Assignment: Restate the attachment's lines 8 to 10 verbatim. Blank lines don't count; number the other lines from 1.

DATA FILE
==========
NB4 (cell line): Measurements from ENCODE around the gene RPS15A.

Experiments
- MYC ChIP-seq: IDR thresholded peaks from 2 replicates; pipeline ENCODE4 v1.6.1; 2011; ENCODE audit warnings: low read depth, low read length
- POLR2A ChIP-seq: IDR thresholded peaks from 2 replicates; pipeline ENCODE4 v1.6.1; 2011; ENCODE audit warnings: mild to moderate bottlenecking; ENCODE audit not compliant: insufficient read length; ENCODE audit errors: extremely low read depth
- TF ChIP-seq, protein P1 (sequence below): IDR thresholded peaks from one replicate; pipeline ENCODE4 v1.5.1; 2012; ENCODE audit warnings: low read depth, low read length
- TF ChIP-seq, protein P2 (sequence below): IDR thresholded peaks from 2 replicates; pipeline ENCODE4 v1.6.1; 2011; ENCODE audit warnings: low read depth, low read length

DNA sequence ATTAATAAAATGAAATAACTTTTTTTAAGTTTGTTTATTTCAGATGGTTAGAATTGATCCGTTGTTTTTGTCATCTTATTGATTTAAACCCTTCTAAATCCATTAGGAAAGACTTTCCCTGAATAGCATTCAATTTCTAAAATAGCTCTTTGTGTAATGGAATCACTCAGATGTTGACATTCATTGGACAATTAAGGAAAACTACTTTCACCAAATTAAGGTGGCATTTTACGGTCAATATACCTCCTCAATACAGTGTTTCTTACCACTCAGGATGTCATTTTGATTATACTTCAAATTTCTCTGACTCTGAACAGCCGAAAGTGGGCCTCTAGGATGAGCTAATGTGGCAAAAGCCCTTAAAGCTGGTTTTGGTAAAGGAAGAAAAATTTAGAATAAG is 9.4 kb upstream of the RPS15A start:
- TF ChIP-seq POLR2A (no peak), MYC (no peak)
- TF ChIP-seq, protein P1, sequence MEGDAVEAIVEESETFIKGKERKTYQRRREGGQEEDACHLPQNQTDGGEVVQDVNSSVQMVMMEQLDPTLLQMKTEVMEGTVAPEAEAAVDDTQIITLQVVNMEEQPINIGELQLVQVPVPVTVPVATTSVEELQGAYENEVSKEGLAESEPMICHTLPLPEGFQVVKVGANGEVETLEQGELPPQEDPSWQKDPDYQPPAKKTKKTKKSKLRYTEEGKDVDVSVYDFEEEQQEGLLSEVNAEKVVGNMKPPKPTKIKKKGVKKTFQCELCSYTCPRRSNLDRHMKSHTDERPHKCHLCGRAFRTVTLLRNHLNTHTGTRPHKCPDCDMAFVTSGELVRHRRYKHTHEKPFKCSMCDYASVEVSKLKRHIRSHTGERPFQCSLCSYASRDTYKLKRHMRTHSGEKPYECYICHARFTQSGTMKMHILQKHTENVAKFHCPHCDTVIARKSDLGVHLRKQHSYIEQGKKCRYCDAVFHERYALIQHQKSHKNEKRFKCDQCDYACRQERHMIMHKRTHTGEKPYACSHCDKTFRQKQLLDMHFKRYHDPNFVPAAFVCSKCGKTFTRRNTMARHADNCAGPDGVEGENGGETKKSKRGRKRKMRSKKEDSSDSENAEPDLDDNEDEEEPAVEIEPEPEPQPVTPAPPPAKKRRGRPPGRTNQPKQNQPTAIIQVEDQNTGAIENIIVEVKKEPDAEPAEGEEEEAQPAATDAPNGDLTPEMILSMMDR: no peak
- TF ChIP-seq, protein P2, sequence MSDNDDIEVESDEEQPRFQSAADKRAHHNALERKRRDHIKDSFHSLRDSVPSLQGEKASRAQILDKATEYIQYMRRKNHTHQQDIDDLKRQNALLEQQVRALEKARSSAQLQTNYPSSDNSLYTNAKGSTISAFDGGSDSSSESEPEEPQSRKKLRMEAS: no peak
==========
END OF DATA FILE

- TF ChIP-seq POLR2A (no peak), MYC (no peak)
- TF ChIP-seq, protein P1, sequence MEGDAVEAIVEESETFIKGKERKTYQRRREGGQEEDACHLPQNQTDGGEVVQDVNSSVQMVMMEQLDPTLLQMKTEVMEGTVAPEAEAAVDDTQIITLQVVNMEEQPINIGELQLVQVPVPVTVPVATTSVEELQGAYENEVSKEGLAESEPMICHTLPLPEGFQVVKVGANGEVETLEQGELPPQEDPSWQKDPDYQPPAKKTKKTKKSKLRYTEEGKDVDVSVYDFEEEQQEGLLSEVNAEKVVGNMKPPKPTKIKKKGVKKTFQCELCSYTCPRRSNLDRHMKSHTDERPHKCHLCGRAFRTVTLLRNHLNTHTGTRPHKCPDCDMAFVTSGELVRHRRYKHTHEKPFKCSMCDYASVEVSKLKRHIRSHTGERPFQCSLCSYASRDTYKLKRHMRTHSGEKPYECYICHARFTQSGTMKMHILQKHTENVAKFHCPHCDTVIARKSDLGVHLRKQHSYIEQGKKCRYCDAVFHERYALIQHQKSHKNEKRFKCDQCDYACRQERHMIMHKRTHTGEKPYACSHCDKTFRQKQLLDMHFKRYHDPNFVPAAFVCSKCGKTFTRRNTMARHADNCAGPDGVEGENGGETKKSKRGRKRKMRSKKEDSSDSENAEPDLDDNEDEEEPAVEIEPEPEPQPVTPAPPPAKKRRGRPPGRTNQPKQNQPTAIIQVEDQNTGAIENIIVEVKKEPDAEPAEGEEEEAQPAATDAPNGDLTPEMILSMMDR: no peak
- TF ChIP-seq, protein P2, sequence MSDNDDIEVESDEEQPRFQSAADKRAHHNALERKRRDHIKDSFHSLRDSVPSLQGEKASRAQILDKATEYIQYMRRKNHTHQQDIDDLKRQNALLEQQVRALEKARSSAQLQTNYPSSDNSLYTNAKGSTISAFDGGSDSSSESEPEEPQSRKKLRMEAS: no peak